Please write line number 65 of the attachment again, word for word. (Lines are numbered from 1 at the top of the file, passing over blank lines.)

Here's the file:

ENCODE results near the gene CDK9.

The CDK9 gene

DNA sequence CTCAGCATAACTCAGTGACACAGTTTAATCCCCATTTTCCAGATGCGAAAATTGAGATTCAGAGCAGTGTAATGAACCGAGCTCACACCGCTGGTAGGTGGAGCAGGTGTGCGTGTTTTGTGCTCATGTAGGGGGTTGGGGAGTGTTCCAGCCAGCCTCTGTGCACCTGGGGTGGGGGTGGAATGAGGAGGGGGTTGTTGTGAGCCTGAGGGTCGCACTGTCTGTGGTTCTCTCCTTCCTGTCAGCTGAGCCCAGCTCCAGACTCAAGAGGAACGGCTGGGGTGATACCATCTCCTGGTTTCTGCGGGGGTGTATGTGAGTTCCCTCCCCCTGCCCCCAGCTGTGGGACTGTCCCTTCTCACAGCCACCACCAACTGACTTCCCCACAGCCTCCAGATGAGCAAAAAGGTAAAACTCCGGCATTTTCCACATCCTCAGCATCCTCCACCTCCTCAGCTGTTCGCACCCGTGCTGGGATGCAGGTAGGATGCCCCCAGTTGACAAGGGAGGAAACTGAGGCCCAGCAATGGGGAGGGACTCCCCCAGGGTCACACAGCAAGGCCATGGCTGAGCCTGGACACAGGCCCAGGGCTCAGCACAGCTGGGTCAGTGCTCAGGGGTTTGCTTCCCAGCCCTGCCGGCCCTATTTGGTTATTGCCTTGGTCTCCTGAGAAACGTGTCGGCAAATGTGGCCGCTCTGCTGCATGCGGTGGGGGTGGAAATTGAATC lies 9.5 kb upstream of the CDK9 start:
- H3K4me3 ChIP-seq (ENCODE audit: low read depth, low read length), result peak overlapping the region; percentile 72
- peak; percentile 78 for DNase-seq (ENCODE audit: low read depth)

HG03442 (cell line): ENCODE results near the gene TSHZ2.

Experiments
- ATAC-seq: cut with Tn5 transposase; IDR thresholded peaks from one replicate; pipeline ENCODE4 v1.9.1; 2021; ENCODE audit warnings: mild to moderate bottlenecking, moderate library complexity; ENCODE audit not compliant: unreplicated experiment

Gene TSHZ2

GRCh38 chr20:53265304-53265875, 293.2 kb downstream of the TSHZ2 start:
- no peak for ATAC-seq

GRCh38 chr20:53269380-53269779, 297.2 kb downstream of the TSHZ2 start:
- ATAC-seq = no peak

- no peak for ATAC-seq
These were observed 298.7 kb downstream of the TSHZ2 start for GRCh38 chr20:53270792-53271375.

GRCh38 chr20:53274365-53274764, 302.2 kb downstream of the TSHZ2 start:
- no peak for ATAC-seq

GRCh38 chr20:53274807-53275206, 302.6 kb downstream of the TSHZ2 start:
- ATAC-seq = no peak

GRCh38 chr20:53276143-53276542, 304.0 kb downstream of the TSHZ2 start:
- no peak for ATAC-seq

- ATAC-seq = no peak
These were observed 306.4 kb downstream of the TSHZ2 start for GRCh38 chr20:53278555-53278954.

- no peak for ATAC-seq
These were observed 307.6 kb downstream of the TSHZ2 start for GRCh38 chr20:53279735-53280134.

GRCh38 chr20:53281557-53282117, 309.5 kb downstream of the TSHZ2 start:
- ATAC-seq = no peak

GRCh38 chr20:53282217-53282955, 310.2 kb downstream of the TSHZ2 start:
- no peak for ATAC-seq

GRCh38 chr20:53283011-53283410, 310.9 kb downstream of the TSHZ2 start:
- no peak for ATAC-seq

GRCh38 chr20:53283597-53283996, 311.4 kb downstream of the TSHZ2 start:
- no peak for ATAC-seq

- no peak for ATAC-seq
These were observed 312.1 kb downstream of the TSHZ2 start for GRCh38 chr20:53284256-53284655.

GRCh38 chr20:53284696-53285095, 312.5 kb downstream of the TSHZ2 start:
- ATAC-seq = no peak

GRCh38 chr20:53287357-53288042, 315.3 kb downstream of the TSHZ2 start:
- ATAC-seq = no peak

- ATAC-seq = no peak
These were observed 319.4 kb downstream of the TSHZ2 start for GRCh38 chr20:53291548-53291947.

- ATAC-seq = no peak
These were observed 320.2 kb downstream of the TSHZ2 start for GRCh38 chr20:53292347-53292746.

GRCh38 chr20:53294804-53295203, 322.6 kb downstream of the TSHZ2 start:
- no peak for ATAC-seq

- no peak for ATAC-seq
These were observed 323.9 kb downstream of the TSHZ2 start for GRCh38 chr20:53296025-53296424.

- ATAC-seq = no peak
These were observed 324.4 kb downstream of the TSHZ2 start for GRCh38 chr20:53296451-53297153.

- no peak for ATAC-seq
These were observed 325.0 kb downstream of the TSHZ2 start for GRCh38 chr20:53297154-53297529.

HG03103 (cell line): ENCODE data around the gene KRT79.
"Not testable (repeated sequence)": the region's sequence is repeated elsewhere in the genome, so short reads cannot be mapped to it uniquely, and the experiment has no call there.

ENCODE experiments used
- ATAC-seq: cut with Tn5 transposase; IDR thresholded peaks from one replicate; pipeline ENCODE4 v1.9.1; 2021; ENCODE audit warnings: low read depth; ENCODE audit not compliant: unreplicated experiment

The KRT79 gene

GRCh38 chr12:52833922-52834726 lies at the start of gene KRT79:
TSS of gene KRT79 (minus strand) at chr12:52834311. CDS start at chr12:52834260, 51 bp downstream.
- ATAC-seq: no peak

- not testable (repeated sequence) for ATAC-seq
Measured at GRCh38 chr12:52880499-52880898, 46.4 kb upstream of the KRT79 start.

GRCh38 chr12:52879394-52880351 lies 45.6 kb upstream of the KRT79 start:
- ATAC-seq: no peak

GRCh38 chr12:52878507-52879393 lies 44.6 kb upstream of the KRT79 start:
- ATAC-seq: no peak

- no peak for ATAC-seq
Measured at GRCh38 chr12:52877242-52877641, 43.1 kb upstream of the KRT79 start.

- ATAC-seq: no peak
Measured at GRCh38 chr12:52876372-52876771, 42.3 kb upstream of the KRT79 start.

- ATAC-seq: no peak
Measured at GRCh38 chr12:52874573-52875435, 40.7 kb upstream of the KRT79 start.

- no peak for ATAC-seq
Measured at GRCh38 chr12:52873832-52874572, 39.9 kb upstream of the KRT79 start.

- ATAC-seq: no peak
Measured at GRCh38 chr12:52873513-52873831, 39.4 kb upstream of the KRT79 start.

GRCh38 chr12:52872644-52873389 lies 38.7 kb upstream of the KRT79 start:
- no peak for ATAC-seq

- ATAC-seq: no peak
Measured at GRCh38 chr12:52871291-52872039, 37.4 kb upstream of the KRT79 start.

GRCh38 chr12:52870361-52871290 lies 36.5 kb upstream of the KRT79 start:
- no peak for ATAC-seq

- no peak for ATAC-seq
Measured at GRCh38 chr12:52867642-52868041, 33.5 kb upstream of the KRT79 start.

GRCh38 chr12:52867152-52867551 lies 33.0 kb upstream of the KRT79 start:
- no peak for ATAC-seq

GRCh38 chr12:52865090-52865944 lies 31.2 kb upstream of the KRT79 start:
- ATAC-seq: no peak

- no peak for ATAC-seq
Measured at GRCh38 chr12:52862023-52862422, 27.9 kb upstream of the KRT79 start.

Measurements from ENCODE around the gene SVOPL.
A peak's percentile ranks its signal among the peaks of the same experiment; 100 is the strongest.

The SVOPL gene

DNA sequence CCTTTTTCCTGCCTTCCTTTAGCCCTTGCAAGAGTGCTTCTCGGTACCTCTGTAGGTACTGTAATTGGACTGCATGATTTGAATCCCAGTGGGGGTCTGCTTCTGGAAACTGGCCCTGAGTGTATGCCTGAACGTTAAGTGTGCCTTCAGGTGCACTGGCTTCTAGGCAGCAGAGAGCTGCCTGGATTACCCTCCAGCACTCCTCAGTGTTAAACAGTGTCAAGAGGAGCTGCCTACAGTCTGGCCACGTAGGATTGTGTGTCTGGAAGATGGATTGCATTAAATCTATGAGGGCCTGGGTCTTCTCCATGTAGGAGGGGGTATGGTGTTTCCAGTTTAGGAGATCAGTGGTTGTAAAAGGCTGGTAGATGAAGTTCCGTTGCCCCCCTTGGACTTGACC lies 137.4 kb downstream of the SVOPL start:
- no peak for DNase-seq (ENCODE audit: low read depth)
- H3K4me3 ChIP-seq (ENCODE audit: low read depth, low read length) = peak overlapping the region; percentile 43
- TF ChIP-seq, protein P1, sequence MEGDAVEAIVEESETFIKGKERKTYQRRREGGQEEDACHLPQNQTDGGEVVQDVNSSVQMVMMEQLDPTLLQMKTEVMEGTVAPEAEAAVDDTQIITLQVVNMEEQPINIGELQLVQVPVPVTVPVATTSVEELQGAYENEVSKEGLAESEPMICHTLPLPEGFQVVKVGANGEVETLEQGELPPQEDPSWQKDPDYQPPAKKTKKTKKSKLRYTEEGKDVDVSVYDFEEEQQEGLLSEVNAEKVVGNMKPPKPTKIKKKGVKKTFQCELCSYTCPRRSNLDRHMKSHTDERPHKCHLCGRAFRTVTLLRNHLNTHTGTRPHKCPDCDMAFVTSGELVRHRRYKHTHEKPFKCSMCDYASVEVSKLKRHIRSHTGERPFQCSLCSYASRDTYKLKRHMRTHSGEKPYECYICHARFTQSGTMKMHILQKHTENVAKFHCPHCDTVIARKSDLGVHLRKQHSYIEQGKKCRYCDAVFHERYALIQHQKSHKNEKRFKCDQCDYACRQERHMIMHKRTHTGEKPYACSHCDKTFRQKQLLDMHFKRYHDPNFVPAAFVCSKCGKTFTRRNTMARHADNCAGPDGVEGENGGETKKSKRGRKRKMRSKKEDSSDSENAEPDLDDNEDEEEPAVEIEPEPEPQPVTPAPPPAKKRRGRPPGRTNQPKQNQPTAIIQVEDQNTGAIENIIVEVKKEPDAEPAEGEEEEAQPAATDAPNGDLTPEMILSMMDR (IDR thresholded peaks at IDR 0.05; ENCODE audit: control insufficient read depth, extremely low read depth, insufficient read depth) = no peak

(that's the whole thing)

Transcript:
- ATAC-seq: no peak